A recent State Department map highlights the relationship between systems of justice and cases of violence against women around the world. The map usefully illustrates how ending what the Enough and others have called a “culture of impunity” is essential to halting the horrific epidemics of gender-based violence occurring today in places like eastern Congo.
In Congo, law enforcement as we know it is nonexistent, and access to justice is near impossible for women who survive brutal acts of sexual violence. Congolese women and girls are afraid to report these abuses for fear that they will be attacked by the very police who are supposed to protect them; for those that are able to identify their attackers, prosecution is slow and perpetrators often walk free by paying guards for their release.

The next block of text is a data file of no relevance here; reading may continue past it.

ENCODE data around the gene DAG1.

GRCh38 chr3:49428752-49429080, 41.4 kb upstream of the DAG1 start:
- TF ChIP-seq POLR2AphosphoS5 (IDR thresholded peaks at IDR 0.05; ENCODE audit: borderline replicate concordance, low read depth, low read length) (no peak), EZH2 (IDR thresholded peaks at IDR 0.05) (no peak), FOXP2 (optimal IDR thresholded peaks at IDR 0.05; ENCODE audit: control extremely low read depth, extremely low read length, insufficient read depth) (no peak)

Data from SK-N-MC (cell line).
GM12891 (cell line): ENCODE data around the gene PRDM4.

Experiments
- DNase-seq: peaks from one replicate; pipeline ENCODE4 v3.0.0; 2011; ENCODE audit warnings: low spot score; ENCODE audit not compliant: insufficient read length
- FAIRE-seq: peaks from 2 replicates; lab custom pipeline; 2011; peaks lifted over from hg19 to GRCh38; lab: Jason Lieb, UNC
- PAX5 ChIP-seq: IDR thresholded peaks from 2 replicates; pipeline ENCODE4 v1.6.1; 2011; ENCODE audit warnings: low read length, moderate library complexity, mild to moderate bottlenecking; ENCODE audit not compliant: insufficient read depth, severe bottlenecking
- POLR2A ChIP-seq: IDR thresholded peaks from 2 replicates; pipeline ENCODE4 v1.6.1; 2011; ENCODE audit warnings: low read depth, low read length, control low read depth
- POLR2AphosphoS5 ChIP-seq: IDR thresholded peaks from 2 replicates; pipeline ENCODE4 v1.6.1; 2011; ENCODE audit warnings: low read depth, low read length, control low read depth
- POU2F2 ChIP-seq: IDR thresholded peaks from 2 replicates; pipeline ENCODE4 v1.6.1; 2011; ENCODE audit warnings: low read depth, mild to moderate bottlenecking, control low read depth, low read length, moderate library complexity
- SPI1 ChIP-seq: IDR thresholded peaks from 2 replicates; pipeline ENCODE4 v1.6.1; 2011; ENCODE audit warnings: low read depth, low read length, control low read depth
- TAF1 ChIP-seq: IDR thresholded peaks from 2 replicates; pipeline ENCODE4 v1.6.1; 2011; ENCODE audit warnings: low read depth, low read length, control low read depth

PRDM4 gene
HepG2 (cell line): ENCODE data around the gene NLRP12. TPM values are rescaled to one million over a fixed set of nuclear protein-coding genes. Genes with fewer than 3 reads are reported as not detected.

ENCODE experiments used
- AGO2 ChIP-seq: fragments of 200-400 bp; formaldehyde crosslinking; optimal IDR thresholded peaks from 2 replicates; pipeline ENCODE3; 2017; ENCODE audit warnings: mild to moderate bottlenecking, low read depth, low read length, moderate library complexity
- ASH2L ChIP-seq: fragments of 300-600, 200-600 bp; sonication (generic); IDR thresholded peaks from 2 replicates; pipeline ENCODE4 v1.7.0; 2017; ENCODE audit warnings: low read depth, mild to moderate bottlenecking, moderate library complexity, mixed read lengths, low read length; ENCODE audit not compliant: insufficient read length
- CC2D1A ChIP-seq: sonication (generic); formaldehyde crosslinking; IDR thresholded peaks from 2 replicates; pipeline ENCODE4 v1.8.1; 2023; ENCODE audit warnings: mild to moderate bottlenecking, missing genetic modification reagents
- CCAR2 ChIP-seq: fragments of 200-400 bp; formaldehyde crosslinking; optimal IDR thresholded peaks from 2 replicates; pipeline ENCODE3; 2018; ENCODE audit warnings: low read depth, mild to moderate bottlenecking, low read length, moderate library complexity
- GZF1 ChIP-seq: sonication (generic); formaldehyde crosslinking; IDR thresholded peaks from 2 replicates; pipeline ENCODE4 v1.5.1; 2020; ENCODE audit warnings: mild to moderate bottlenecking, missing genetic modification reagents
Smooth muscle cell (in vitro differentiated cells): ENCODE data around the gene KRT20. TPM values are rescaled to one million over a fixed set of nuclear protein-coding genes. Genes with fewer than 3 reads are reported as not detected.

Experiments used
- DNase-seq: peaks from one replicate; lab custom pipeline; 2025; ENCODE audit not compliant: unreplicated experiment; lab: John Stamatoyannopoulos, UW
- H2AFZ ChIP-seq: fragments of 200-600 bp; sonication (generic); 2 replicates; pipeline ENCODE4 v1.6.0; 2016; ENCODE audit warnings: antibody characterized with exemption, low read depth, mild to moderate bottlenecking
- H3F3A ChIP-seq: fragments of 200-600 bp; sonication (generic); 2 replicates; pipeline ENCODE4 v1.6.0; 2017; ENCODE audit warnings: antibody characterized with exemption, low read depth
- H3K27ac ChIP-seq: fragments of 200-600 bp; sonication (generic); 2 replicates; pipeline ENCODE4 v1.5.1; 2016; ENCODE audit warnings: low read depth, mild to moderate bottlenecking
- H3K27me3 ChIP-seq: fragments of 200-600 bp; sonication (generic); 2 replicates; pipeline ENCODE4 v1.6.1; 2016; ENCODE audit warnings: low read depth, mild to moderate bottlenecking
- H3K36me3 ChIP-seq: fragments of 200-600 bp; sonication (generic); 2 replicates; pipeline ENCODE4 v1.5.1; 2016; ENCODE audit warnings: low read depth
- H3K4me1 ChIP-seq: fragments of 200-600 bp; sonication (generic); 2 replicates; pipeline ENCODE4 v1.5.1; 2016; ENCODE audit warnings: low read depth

The State Department map makes the connection between how including women at the highest levels of government—including in the justice system— can make a difference in ending the culture of impunity, empowering women and promoting gender equality, and in giving women a voice in rebuilding their communities and their own lives.
Read this Los Angeles Times article about local and international efforts to end the culture of impunity in eastern Congo and visit our Raise Hope for Congo Campaign site to learn what you can do to make a difference.